• Every house has a ceiling and floor, which supports you from the bottom. Alternatively, you cannot go above the ceiling (assume there is no terrace). So, the ceiling restricts your movements. Similarly, Technical analysis theory believes that there is a glass ceiling (top) and a glass floor (bottom) in every stock chart. Stock prices move only between these two levels unless there are major breakouts.
  • When the ceiling is reached, a stock will not appreciate any further. If you are in possession of the stock, you should sell it immediately. This glass ceiling is called resistance. Similarly, there is also a minimum price level, below which the stock will not fall. This level is called resistance. Every time the stock falls to this low, it will bounce back. As a result, you want to buy at this price.
  • Successful investors are able to pick these technical indicators accurately. They buy a stock when it is close to its support and sell it when it is approaching its resistance. These supports and resistances are not constant over the long term and keep changing. Supports and resistances keep moving higher or lower.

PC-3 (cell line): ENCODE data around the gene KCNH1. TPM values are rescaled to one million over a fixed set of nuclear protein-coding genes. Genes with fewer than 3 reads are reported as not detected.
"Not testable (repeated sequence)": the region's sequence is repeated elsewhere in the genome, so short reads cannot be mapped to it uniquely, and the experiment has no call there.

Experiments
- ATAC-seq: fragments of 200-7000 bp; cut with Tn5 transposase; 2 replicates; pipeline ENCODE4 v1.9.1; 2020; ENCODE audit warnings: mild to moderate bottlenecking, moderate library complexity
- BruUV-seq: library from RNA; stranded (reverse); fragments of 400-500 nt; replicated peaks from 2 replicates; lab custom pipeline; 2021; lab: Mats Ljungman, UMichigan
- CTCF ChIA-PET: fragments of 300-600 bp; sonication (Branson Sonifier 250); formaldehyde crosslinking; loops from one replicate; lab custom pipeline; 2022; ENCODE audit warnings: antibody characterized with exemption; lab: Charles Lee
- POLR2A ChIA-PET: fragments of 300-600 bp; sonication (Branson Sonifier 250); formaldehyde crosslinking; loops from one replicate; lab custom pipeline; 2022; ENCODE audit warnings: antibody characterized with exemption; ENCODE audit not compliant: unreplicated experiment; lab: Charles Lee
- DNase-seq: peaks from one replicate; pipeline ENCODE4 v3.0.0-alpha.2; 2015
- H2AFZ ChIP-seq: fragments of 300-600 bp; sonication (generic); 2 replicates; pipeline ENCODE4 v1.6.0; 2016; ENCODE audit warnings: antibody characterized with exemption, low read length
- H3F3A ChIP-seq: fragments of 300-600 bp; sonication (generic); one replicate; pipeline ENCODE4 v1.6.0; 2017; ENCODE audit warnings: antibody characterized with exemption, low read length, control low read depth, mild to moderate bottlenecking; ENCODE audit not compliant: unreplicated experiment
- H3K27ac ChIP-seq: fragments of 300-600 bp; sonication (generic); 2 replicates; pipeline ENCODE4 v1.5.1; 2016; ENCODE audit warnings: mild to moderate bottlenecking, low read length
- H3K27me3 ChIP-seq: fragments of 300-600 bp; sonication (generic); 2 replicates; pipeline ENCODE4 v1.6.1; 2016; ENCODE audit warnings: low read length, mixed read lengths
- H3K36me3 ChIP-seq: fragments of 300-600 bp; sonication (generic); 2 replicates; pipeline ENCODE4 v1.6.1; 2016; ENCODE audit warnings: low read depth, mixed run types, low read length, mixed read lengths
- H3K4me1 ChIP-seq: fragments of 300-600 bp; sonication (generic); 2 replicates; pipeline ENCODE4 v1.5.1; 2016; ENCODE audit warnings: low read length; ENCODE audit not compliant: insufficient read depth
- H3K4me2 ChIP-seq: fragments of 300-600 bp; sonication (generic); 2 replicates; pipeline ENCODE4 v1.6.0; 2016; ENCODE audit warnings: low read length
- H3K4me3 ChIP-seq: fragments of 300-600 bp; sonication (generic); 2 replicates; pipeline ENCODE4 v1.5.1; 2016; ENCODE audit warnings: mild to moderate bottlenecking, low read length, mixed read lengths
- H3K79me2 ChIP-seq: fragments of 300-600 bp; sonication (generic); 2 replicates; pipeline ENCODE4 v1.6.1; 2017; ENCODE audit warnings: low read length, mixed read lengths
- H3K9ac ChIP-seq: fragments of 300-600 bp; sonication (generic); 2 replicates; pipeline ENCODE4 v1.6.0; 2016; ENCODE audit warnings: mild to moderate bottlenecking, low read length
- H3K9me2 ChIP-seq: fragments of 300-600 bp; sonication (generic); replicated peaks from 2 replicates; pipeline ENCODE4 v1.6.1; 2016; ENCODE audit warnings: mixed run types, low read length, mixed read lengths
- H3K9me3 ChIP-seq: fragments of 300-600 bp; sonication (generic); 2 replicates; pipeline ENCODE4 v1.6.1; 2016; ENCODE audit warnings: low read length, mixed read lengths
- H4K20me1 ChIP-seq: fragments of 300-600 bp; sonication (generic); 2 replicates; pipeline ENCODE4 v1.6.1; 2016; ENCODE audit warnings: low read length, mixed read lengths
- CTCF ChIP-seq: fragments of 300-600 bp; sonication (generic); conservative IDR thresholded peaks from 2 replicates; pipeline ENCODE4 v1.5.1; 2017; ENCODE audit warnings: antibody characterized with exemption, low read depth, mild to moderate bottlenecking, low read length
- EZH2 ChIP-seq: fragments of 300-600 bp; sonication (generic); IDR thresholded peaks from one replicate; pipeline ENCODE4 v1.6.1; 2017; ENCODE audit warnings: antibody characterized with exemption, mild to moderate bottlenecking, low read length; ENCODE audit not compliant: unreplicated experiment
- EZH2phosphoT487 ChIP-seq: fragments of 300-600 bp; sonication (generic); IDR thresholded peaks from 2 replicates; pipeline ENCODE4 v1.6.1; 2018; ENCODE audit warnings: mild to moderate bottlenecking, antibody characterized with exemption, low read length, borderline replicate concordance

• Supports and resistances are created because investors act in packs. When they think a stock is good, they all scramble to buy it and when a stock is bad and should be sold, they sell it. This tendency is called herd mentality. Buying in bunches prevents prices from falling beyond a level. Similarly, selling in packs prevents the price from rising beyond the resistance. You should try to spot supports and resistances by looking at stock charts and finding points where prices have stagnated or reversed after rising/ falling for some time. You should look out for what happens when these price points are reachedin the future.